Daniel Doherty

Not really. But the NYT is reporting that the law firm hired by Gov. Chris Christie (R-NJ) to investigate acts of political wrongdoing in his administration vis-à-vis Bridgegate has concluded that the governor himself is not at fault. (The investigators conducted scores of interviews, too, and spent more than $1 million in taxpayer dollars carrying out their inquiries). Still, key witnesses were not interviewed, to say nothing of the fact that Team Christie hired a firm with reportedly close ties to his administration, according to the Times.

Will the internal probe survive scrutiny? Or will it prove to be a farce? Too soon to tell:

With his office suddenly engulfed in scandal over lane closings at the George Washington Bridge, Gov. Chris Christie of New Jersey two months ago summoned a pair of top defense lawyers from an elite law firm to the State House and asked them to undertake an extensive review of what had gone wrong.

Now, after 70 interviews and at least $1 million in legal fees to be paid by state taxpayers, that review is set to be released, and according to people with firsthand knowledge of the inquiry, it has uncovered no evidence that the governor was involved in the plotting or directing of the lane closings.

The review is the first of multiple inquiries into a scandal that has jeopardized Mr. Christie’s political future. It will be viewed with intense skepticism, not only because it was commissioned by the governor but also because the firm conducting it, Gibson Dunn & Crutcher, has close ties to the Christie administration and the firm’s lawyers were unable to interview three principal players in the shutdowns, including Bridget Anne Kelly, the governor’s former deputy chief of staff.

The details of the investigation are shrouded in mystery -- but the lead investigator did tell the Times his probe was “comprehensive and exhausting,” and thus pledged to robustly defend his findings. Combine this with the fact that Christie reportedly turned over his cell phone and email records, and the report might be an early indication that he really didn’t have knowledge of the lane closures. On the other hand, impartial investigators are already on scene conducting inquiries of their own; that is to say, it will become readily apparent if the firm’s findings are fabricated in any way or lacking in thoroughness:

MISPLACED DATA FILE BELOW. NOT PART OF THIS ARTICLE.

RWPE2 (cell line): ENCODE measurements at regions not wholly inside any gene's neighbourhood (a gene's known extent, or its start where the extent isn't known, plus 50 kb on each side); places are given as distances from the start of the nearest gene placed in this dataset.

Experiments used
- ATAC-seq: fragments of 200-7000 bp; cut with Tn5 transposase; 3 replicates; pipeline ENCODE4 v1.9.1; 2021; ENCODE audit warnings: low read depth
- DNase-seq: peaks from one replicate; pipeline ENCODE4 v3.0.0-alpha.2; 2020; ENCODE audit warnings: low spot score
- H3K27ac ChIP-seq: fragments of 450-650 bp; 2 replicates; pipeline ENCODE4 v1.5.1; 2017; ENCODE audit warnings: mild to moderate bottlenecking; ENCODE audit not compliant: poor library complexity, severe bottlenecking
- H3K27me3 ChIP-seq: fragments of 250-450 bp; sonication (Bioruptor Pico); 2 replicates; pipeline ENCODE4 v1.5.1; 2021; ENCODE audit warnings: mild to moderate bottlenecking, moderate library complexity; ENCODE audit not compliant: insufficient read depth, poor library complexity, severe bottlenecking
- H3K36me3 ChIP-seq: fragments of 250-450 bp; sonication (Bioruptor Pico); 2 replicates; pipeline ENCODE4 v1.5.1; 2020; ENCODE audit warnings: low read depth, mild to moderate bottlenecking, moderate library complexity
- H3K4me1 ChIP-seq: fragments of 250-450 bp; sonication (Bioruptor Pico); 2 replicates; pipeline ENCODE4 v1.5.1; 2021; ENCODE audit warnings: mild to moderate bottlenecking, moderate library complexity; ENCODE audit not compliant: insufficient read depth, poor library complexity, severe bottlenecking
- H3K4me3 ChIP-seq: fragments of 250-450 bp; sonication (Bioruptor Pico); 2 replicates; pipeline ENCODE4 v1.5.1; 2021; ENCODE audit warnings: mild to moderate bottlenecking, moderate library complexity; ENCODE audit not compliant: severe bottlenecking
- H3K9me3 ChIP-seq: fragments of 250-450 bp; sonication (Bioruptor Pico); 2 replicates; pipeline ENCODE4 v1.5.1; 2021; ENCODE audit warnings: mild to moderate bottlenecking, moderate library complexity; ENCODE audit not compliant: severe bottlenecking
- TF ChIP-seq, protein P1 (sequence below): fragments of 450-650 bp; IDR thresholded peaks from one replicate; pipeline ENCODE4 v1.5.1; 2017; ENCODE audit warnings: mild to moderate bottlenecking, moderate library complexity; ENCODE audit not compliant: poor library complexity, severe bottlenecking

Randy M. Mastro, the lawyer leading the internal investigation, said that the level of cooperation from Mr. Christie’s office and the volume of records reviewed had allowed investigators to resolve the most pressing questions to arise from the scandal. The governor himself handed over his iPhone and telephone records and allowed the lawyers to search his government and private email accounts.

Questioned about the credibility of an internal inquiry, Mr. Mastro said there was no incentive to sugarcoat the findings. Any shortcomings of the investigation are likely to be exposed by parallel investigations now underway, by the State Legislature and the United States attorney in New Jersey, Paul J. Fishman.

It’s no secret that Bridgegate has damaged Christie politically, a rising star in the Republican Party said to have presidential ambitions. So if he hopes to be a viable candidate in 2016, he’ll need to be cleared of any and all charges of political wrongdoing.

He seems to be off to a good start.


Daniel Doherty

Daniel Doherty is Townhall's Deputy News Editor. Follow him on Twitter @danpdoherty.

Author Photo credit: Jensen Sutta Photography